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The Business of Fashion Podcast

Jul 30, 2020

Ben Cobb and Pierre A. M’Pelé discuss the creative process behind LOVE’s latest two-volume issue and how they responded to the unprecedented events of the last six months.


LONDON, United Kingdom — What is the role of a fashion magazine at this moment in time? For Ben Cobb, editor-in-chief, men’s, of LOVE Magazine, and Pierre A. M’Pelé, the title’s senior editor, community and collaboration is key. Launching August 4, the latest iteration of the biannual magazine is two volumes of hardback books, titled “LOVE ‘Diaries 3 March - 4 July’ Volumes 1 and 2” featuring a total of four covers. “I hesitate to even call it a magazine,” said BoF Editor-at-Large Tim Blanks in conversation with Cobb and M’Pelé. “[It’s] a remarkable time capsule of this remarkable time.”
  • Despite its triumphant final form, the process behind creating the magazine has not been without its challenges. “There were three senior members very ill with Covid,” said Cobb, describing how the team stepped in to carry out work depending on how healthy they were feeling each day, ahead of M’Pelé joining the team in late June. “We were exhausted and suffering from fatigue, [but] Pierre came in with so much energy.” As a highly collaborative process, it also dissolved the traditional hierarchy of the masthead — “a new way of putting together a magazine,” said Blanks, reminiscent of “the idealistic height of the ’60s.”
  • Producing a fashion magazine — particularly one as extensive as LOVE’s two-tome edition — typically takes a long period of planning and forethought, but the seismic and fast-developing events of the last six months required quickfire changes. The Black Lives Matter protests of May and June “changed the course of action,” said M’Pelé, who himself attended protests in Paris. “The team was very reactive because it was a matter of ‘let’s speak now, let’s take a stance now and let’s be clear of our intentions now...’ If we hadn’t added these Black Lives Matter and systemic racism conversations into the magazine, it would have been too late.” In the wake of the murder of George Floyd, M’Pelé’s “manifesto,” a portable pamphlet-like insert in the book, “became a lot more about new voices, bringing people of colour into the picture,” he said. “I want someone to be able to take it out and give it to their racist aunt.”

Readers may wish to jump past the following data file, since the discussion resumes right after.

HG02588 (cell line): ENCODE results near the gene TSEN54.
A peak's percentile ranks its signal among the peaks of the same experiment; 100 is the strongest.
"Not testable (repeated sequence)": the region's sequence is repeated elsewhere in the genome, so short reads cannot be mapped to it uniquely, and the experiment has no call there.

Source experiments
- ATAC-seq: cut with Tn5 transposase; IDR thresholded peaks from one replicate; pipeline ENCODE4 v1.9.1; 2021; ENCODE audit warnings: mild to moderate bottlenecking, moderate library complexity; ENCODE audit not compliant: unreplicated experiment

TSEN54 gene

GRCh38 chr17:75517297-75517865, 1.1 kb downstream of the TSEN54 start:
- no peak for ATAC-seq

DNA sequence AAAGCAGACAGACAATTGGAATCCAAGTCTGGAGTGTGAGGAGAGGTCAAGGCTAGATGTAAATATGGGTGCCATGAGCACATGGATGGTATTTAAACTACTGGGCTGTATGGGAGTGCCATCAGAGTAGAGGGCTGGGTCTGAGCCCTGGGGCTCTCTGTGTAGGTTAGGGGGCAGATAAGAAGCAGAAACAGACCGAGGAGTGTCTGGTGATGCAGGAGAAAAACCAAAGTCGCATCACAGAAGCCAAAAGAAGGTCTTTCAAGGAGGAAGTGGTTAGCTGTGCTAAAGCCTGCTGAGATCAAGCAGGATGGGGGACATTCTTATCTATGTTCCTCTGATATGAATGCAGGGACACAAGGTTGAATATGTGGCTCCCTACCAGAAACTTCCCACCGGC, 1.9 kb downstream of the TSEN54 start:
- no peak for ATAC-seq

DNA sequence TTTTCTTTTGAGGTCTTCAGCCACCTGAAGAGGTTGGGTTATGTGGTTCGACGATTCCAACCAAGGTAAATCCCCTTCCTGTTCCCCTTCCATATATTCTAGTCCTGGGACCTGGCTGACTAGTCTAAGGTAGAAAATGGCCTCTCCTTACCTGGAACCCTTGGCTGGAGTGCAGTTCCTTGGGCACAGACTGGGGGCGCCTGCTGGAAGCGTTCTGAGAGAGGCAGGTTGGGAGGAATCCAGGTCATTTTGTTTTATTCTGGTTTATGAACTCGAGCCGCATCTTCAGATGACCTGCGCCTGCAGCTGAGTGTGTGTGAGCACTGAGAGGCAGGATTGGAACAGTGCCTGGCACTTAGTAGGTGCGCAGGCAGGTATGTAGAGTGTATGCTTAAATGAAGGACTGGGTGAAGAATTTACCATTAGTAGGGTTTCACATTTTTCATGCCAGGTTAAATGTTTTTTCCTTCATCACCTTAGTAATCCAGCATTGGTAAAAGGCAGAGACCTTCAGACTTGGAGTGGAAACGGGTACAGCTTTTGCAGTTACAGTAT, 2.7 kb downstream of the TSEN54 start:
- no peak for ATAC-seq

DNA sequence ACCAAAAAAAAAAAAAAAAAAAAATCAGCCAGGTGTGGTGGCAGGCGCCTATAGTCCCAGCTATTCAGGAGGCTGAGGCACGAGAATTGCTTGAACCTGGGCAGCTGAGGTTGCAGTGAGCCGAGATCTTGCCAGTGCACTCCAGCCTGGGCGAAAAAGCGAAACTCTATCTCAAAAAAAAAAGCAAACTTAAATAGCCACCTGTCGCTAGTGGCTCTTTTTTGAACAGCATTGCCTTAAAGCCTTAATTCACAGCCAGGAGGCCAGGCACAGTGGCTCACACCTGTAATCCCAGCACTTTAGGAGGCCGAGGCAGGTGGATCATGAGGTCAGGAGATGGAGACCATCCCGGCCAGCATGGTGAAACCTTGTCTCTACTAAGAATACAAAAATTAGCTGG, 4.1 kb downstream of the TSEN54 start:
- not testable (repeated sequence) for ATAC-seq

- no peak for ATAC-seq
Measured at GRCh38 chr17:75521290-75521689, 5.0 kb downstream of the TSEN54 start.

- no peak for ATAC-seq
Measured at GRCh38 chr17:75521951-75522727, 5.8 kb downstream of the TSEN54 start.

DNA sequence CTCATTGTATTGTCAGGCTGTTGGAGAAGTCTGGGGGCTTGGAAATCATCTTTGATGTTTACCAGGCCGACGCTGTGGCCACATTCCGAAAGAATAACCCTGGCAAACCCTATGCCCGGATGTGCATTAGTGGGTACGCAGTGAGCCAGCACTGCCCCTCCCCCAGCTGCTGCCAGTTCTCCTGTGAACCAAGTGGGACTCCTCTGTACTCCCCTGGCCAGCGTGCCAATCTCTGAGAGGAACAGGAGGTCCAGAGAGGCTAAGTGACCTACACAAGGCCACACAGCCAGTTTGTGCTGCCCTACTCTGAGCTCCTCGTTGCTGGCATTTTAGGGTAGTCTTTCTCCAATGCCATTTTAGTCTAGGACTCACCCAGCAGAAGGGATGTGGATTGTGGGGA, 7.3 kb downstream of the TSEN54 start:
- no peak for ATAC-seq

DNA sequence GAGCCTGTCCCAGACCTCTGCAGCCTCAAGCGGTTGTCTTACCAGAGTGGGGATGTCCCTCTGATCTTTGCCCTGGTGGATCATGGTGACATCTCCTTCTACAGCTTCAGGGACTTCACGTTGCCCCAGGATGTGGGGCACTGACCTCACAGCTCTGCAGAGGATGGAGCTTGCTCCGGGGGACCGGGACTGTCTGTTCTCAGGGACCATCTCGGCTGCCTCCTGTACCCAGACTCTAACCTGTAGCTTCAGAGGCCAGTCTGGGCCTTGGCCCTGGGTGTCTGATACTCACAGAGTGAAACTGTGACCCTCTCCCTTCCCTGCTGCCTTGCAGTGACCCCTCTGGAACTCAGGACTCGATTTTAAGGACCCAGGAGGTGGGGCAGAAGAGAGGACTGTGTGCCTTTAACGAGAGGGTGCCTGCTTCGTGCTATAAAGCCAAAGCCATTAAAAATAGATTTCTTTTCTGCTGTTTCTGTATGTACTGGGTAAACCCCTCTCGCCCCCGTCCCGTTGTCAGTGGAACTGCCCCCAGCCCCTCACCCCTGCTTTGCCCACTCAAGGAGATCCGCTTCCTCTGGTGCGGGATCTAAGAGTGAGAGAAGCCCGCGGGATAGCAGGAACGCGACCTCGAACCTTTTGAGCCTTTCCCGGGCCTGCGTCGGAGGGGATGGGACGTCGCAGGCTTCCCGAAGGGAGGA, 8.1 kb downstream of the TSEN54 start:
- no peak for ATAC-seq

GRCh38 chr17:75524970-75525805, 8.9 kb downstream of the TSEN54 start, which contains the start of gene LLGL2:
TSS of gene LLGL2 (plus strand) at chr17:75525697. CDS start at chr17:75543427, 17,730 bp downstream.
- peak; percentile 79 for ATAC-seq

• This period has also called into question the formats and fundamental role that fashion magazines assume. “Editorial perspective…[typically] crystallises a moment and it’s about dictating what that moment means,” said Cobb. “I think what’s been really incredible and transformative about this is that … that dynamic has been completely reversed and the moment tells you what it needs to be.” As for what the next issue of LOVE will look like, “Who knows?” said Cobb. “Maybe a magazine can just be a film.”
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